To learn about the work that A Place Called Hope does, schedule a photography visit, host an event, have raptor ambassadors to your party, or donate to help the birds visit their website: A Place Called Hope

For a sampling of photo exhibits and images available for showing at your venue visit: > Photo Exhibit & Gallery Images:

World Views: Insects and People

Polemonium reptans
Jacob’s Ladder
Metallic Green Bee

This year I discovered Jacob’s Ladder. Actually I bought the plant and once the flowers appeared, followed by lots of insects, I fell in love. Just over a foot tall with an abundance of flowers to entice the honeybees, bumblebees, carpenter bees, mason bees, cuckoo bees, Halictid bees, Andrenid bees, Giant Bee Fly, butterflies, skippers, moths, and aphids – of course! Not to shabby an assortment for those tiny flowers.

Polemonium reptans
Jacob’s Ladder
Strong back light

Jacob’s Ladder turned out to be rather pretty when I photographed it against a light box. The details and colors were pretty and a bit elegant for this dainty native wildflower.

Polemonium reptans
Jacob’s Ladder
Ultraviolet Light
What many insects, birds, and mammals see

The Visible Spectrum humans see is very limited in range compared to what other species see. Human sight is in the 380 to 740 nm range while bees are between 300 to 600 range. The ultraviolet light I used was rated at 365nm.

It is always a surprise to see what the plants will look like under ultraviolet light as there is no way of knowing until the image is on the computer. I wore protective yellow eye goggles and had to use a best guess as to how long to shine the UV light and leave the shutter open for.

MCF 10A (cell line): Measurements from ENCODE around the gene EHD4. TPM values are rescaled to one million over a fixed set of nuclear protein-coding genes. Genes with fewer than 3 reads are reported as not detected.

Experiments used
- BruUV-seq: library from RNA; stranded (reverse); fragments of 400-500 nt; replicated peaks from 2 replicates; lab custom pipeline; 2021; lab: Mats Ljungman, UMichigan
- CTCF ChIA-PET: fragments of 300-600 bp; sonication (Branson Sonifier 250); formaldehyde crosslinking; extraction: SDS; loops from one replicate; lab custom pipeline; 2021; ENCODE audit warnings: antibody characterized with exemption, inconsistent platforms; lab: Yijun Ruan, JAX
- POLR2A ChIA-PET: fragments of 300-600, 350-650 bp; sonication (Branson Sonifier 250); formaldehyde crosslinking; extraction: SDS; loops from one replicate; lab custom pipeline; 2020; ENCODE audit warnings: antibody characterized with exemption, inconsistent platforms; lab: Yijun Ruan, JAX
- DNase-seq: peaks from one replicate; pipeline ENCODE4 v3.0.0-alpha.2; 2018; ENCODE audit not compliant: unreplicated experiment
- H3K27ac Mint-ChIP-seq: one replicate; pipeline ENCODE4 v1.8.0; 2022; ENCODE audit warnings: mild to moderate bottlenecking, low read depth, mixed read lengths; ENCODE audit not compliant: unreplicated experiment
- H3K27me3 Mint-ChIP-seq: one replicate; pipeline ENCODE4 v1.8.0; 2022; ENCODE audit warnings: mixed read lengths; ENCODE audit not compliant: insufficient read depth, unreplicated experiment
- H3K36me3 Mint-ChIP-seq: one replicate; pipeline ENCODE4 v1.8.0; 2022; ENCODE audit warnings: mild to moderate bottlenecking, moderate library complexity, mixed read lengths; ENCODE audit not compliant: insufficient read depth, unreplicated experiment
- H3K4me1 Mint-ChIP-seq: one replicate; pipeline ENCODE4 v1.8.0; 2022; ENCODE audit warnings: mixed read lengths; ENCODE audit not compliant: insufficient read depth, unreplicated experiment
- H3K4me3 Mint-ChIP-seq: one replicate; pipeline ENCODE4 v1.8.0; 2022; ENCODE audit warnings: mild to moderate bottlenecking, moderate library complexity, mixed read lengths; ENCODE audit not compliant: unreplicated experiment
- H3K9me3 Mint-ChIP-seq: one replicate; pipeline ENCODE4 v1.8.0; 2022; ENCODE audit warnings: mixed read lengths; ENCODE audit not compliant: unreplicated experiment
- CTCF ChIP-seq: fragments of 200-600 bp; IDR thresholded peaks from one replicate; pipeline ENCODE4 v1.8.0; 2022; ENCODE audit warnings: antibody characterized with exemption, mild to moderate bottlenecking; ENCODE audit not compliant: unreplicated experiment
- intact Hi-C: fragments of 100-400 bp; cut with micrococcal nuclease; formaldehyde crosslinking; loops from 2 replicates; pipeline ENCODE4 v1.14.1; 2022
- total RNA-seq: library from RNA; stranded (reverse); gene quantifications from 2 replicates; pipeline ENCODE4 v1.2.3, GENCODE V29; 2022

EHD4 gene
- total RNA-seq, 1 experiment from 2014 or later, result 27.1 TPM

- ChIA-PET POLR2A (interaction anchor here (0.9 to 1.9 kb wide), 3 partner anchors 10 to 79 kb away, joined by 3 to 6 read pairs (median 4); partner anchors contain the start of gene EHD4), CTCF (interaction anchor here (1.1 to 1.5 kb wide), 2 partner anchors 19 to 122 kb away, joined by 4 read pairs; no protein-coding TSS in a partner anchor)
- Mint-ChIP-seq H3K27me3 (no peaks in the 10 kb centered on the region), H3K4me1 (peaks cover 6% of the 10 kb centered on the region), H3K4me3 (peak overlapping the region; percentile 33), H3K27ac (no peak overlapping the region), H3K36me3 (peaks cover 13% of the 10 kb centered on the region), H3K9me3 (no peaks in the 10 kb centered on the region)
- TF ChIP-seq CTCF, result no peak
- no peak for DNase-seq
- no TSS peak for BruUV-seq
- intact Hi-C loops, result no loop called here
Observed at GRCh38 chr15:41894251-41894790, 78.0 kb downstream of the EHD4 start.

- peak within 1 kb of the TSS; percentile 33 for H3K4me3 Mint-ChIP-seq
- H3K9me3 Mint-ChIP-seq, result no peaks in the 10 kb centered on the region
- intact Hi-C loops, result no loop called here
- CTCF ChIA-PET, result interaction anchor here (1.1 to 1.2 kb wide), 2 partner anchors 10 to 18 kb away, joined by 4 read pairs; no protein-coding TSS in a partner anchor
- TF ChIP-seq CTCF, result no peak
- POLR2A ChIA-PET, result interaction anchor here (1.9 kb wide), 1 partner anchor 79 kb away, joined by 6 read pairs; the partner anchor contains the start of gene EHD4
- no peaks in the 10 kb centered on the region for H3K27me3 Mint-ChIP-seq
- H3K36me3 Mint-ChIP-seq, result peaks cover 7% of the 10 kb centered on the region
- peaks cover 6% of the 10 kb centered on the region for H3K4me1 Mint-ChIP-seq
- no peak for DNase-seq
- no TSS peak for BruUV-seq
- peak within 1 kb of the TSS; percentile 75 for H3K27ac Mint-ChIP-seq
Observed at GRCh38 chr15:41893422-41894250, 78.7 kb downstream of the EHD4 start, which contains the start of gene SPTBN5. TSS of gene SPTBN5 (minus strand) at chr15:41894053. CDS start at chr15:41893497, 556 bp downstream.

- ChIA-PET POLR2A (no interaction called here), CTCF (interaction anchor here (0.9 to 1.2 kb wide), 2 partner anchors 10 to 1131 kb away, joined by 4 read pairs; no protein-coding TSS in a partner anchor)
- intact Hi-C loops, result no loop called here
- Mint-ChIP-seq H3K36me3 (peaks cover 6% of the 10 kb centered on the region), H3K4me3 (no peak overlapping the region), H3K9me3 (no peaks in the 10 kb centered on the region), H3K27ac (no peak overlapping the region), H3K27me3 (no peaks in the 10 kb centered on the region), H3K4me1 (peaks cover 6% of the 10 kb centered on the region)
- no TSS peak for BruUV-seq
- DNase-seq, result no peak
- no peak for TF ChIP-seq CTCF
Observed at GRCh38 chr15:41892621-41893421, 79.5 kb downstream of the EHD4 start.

Flowers in Cyanotype

Aquilegia canadensis, Eastern Red Columbine

British botanist and photographer, Anna Atkins, learned cyanotype printing from a family friend, the inventor of the process, Sir John Herschel. Atkins created albums and a book of her prints for use as a scientific reference. The New York Public Library had an exhibit of Atkins’ book and prints from October 2018 – February 2019. It was amazing to see them all.

Today converting an image into a cyanotype is an easy process if you have the proper computer programs and some time to play with them. The images of the Eastern Red Columbine were originally intended for use as part of my World Views: Insects and People, ultraviolet photo exhibit. I rather like these versions as something just a little bit different.

Eastern Red Columbine under Ultraviolet Light as seen in the world of insects, birds, and mammals. The glass glows green due to the Uranium in the glassware.

This image was taken with an ultraviolet light so that the viewer can have an idea of what the world may look like to the insects that would be attracted to the flowers and in turn pollinate them.

Eastern Red Columbine with strong back lighting and front lighting.

This was done to indicate how little we actually notice the plants in our landscapes and also to entice you too look closer at some of the details.